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Nettings: Between Built, Broken, and Invented Threads for an Anti-racist Proposal in Art Teaching


Beth Castro

and Deise de Brito

Television, books, entertainment, sounds, spatialities, visuals, movements. These instances acting together cooperate for the perception of these relationships. The children will feel where their existence is "given" by disgust and when it will be welcomed as power and beauty. All this goes through the skin, reaching cognition.


Between community, family and school, nettings are created that generate a substance of meanings. From thread to thread, signs are built by wrapping and, at the same time, disseminating considerations, behaviors, values, principles, realities, and conditionings. We weave the webs and at the same time, we are woven by them.

Through the points, and between them, we experience the flows and we exist in connection or in the possibility of a relationship with other tessituras; some built before we started our own journeys. Within that weaving that is at the same time woven, like people, the children feel and perceive. Through sensing they learn the network in which they are inserted, weaving within themselves paths of understanding and unique relationships. They form ways, they engender understandings, they make decisions, and they develop habits.

Within woven micro-architectures, children, in their multiplicities, conceive their own networks and at the same time sensorially identify “what” and “who” certain social settings claim as important and unimportant—classifications forged by the plots that preceded them.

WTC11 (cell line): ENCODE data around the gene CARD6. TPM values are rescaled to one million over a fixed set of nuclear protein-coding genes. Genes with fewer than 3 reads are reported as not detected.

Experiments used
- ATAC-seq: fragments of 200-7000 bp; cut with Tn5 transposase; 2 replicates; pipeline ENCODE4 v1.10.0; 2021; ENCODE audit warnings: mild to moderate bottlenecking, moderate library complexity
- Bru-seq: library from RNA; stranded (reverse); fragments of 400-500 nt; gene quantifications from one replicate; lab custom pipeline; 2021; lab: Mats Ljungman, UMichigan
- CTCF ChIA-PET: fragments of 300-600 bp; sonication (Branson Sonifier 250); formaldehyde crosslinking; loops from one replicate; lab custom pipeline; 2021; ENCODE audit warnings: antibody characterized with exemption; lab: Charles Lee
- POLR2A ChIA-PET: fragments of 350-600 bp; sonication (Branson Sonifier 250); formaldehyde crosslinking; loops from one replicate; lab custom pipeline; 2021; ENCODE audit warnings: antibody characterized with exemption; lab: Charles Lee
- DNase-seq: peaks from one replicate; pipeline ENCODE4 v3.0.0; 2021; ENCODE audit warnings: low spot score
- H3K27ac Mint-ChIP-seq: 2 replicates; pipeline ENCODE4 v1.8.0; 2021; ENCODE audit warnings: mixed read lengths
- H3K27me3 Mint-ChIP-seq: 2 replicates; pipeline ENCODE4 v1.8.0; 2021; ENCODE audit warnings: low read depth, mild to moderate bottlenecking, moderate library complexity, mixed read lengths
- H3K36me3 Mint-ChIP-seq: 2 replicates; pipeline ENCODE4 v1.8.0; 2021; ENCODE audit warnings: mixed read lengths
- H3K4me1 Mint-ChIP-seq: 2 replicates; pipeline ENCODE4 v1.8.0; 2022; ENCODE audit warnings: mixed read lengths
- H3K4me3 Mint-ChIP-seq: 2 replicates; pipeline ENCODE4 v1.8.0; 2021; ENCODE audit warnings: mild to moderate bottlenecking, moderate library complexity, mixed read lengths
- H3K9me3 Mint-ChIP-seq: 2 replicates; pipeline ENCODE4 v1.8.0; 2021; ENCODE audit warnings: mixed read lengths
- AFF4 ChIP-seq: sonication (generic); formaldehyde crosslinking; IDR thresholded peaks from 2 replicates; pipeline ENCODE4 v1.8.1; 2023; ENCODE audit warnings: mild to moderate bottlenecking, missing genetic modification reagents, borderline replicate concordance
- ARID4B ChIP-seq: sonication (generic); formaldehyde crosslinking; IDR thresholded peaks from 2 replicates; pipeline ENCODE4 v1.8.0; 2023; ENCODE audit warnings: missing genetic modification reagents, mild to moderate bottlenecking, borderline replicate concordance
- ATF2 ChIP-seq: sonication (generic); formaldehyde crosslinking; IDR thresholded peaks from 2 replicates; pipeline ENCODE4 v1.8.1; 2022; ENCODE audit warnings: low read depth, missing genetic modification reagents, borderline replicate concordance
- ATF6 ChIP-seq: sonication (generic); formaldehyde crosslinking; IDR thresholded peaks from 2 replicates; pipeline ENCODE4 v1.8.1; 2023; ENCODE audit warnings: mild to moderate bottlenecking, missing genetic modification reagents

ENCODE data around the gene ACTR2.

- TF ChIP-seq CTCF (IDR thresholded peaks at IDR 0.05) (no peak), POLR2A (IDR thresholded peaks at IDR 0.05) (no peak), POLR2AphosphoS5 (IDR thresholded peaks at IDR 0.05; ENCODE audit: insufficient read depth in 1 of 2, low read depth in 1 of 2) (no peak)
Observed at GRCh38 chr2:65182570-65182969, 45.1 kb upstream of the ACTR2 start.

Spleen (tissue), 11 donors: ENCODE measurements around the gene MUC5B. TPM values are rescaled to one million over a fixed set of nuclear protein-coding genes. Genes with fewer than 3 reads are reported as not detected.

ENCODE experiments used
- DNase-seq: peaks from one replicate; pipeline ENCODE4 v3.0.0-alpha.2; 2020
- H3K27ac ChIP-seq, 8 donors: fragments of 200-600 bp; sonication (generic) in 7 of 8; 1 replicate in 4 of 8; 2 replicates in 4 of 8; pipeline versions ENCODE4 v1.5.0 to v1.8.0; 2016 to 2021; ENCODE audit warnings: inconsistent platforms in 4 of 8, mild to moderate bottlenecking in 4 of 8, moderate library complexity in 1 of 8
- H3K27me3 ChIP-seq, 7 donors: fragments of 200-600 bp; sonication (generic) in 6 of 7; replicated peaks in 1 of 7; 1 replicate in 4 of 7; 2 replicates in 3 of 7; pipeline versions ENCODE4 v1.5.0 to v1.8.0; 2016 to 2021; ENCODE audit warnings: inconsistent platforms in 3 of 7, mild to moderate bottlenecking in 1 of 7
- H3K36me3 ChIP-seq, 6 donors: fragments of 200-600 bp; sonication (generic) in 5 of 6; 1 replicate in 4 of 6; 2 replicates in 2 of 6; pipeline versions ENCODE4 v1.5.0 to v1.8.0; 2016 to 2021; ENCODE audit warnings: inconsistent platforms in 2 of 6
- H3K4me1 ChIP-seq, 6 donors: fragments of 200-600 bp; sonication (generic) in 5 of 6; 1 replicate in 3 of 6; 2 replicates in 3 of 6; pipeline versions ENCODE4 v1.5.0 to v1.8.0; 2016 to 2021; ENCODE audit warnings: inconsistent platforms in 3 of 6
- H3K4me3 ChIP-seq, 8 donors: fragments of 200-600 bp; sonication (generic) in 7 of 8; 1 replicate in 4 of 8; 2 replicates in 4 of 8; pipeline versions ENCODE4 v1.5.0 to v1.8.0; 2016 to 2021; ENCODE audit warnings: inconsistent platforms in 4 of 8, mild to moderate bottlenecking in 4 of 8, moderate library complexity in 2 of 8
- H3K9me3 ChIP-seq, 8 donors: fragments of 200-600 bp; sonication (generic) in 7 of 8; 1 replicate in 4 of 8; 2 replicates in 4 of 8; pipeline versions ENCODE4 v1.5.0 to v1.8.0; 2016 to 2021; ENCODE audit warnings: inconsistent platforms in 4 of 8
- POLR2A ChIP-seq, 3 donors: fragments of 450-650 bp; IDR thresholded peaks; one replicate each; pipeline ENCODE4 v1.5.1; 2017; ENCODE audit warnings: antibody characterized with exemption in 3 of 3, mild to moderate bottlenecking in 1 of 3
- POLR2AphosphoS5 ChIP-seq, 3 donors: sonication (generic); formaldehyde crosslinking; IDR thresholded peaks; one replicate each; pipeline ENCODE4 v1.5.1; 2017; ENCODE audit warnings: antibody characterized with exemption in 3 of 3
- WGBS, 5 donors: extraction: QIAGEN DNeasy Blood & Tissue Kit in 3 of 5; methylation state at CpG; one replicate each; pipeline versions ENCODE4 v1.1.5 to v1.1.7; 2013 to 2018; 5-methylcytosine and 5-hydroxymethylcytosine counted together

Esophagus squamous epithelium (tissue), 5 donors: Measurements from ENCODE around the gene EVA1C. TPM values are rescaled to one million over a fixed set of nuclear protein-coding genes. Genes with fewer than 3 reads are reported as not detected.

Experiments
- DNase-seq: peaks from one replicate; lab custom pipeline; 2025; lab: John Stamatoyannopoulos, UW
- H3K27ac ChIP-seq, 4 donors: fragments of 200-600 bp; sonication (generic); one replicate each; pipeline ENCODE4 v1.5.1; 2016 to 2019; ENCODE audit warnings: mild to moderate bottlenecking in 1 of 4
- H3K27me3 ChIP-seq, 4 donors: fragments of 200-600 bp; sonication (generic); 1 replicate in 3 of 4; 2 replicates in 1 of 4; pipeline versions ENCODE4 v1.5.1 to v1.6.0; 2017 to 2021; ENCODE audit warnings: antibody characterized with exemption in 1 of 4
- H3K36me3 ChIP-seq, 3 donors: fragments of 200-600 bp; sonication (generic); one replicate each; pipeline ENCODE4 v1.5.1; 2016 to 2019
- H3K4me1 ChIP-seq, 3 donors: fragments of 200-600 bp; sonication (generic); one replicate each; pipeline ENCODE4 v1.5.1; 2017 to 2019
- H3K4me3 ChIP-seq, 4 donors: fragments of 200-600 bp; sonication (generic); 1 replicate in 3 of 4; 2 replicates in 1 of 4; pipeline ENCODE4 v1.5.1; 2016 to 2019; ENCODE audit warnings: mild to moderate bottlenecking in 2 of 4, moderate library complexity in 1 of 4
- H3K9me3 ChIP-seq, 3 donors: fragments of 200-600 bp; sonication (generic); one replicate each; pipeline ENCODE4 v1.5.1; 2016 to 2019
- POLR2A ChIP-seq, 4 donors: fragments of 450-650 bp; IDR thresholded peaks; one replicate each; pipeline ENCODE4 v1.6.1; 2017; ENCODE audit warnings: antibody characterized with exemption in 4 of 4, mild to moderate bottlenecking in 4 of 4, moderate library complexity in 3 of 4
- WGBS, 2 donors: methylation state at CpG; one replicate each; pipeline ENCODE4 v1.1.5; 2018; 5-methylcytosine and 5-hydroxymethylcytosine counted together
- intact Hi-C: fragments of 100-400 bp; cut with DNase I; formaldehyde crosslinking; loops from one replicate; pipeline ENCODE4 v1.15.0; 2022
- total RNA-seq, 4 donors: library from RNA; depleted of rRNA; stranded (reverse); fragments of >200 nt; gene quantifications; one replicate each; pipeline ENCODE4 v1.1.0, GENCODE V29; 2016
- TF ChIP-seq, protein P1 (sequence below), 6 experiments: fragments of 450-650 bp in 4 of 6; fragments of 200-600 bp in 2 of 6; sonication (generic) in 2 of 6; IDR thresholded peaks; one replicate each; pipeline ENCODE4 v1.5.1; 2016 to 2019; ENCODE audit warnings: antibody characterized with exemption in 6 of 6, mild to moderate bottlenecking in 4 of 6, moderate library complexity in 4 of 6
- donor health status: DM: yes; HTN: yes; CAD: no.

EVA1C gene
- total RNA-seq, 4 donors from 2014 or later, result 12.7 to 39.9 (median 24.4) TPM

In that way, they can incorporate rituals of reception, behavior and denial, for example. Thus, truths are being sown together and complexities appear organically from the perspective of feeling. On the other hand, without being mentioned, the children are noticing that their bodies matter, or not, it depends on the places, in the same way, that they feel which bodies are or are not welcomed.

This journey is not woven in a linear way, but small subtleties lead to those places. And among multiple meanings, marks are being forged and stigmas about themselves and about other people are being forged. In the plots, the paths of the images, of the words, of the territories, and the threads of the varied aesthetics, nourish the weaving of themselves that the children prepare to carry out.

If powers flourish from images, nutrition tends to have the same quality. And if the territory is concerned with the exercise of a diverse belonging, the idea is that it not only adds, but also changes with the purpose of occupying itself. However, having threads that fix ideas and truths about oneself and other people, a great complication is formed and, many times, it is necessary to break those plots.

The woven codes act collectively or rubbing against each other, whether they are within the family, the community, or the school. For example, if at home the body of a child matters, at school, that idea may not be the same. Even having people in their families who give them the benefit of the doubt, from the door to the outside, the context can be very different. Television, books, entertainment, sounds, spatialities, visuals, movements. These instances acting together cooperate for the perception of these relationships. The children will feel where their existence is "given" by disgust and when it will be welcomed as power and beauty. All this goes through the skin, reaching cognition.

Non-white children, distant from the colonial ideas of purity and childhood, have always felt this unfair traversal. Black children keep the experience of what they perceive, in subtle plots, from the cut that delegitimizes them. They feel that something about their physiques is not embraced by certain attitudes. And unfortunately, the school—a place-plot that should welcome them—can very well alienate them through its walls, chairs and ways of stigmatizing their bodies.

Stereotypes are woven and continued, and children note that the available affection can be highly limited. So, they perceive themselves in a crossroads between acceptance, reaction and silence. This is just one of the many crossroads that you will need to know how to navigate. There is no formula, but the event of what is felt.